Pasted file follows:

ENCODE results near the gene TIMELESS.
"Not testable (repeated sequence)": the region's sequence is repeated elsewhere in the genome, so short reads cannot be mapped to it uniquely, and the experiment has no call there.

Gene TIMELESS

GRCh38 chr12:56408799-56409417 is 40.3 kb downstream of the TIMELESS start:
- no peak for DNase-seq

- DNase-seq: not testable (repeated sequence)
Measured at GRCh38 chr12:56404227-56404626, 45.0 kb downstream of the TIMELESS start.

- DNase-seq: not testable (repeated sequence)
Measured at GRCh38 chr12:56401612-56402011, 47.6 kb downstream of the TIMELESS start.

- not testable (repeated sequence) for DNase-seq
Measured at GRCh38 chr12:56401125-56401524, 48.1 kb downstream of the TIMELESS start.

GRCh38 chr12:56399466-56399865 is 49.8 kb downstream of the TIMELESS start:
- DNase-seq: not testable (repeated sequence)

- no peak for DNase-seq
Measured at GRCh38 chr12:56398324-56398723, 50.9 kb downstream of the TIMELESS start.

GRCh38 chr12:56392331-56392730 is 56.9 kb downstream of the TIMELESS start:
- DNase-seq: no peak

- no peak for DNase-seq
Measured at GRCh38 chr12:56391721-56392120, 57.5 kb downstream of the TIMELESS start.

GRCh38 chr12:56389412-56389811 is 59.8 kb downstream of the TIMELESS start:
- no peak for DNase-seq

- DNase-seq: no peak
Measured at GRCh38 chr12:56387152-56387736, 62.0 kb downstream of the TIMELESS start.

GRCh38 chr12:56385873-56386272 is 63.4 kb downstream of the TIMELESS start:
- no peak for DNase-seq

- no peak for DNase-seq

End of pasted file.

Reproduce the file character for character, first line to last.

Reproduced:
ENCODE results near the gene TIMELESS.
"Not testable (repeated sequence)": the region's sequence is repeated elsewhere in the genome, so short reads cannot be mapped to it uniquely, and the experiment has no call there.

Gene TIMELESS

GRCh38 chr12:56408799-56409417 is 40.3 kb downstream of the TIMELESS start:
- no peak for DNase-seq

- DNase-seq: not testable (repeated sequence)
Measured at GRCh38 chr12:56404227-56404626, 45.0 kb downstream of the TIMELESS start.

- DNase-seq: not testable (repeated sequence)
Measured at GRCh38 chr12:56401612-56402011, 47.6 kb downstream of the TIMELESS start.

- not testable (repeated sequence) for DNase-seq
Measured at GRCh38 chr12:56401125-56401524, 48.1 kb downstream of the TIMELESS start.

GRCh38 chr12:56399466-56399865 is 49.8 kb downstream of the TIMELESS start:
- DNase-seq: not testable (repeated sequence)

- no peak for DNase-seq
Measured at GRCh38 chr12:56398324-56398723, 50.9 kb downstream of the TIMELESS start.

GRCh38 chr12:56392331-56392730 is 56.9 kb downstream of the TIMELESS start:
- DNase-seq: no peak

- no peak for DNase-seq
Measured at GRCh38 chr12:56391721-56392120, 57.5 kb downstream of the TIMELESS start.

GRCh38 chr12:56389412-56389811 is 59.8 kb downstream of the TIMELESS start:
- no peak for DNase-seq

- DNase-seq: no peak
Measured at GRCh38 chr12:56387152-56387736, 62.0 kb downstream of the TIMELESS start.

GRCh38 chr12:56385873-56386272 is 63.4 kb downstream of the TIMELESS start:
- no peak for DNase-seq

- no peak for DNase-seq